What Server Side JavaScript needs

Server side JavaScript technology has been around for a long time. Netscape offered server side JavaScript in their server software back in 1996, and Helma has existed for a number of years as well. But, server side development has changed a lot over the past few years.

Aptana’s Jaxer gives an innovative view of how you can leverage a JavaScript environment running on both sides of the wire (client and server). Very convenient communication and the ability to easily share code between client and server are big benefits of running JavaScript on the server.

Jaxer and Helma are interesting projects, to be sure (and there are many others!). But what I see missing from JavaScript on the server is not interesting projects, but rather a useful ecosystem. People working in Python like to talk about the fragmentation of web frameworks and whatnot, but that’s nothing compared to the fragmentation of JavaScript.

For example, JavaScript needs a cross-interpreter standard library. Thankfully, some amount of standard library exists (the part inherited from the browsers). So, you get regular expressions and dates. But, what about files and directories? Why can’t the same API be made to work in Rhino, Spidermonkey, V8 and JSCore?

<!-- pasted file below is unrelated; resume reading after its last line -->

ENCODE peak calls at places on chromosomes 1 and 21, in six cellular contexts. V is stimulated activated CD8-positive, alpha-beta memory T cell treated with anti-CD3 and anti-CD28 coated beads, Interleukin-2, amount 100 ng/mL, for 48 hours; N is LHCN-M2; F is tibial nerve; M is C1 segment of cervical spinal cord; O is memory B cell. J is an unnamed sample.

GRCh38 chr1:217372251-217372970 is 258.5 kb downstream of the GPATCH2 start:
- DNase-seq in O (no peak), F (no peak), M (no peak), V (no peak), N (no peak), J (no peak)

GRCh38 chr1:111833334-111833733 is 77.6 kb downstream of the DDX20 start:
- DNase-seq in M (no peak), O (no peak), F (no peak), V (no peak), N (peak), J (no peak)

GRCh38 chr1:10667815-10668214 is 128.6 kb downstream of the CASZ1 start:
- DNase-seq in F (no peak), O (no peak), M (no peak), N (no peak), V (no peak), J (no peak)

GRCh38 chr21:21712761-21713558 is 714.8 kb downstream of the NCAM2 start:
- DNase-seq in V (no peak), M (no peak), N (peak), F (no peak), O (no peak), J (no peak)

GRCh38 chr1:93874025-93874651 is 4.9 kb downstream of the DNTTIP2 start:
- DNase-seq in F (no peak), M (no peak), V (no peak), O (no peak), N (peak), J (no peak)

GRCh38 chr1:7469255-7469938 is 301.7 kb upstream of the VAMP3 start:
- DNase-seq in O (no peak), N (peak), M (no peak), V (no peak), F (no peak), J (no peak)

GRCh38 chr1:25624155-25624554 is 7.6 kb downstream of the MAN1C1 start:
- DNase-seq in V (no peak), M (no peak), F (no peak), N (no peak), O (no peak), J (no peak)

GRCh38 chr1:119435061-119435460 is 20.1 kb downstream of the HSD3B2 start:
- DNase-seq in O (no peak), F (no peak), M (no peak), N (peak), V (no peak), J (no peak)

A handful of standard interfaces. Connecting to a database and running queries is a well understood and common problem. In Rhino, you get to use JDBC. But, JavaScript really should have its own cross-interpreter standard like Python’s DBAPI. It should also be possible to take a webapp that was originally deployed behind an Apache module running Spidermonkey and then put it behind Jetty thanks to a standard web server/web app interface.

JavaScript needs a standard way to include other modules and for those modules to live in discreet namespaces. There are easy ways to do namespaces, but there’s no standard programmatic way to load a module (once!). This is really important, because server side apps can include a lot of code and will likely mix and match parts that meet those standard interfaces.

There needs to be a way to package up code for deployment and distribution and further to install packages. Linux people will correctly point out that they can just type “apt get” (or yum, or whatever) and their work is done. But there are a lot of people using Macs and Windows who need a convenient way to get their development environments set up and to package up the code they write for deployment and for other people to use.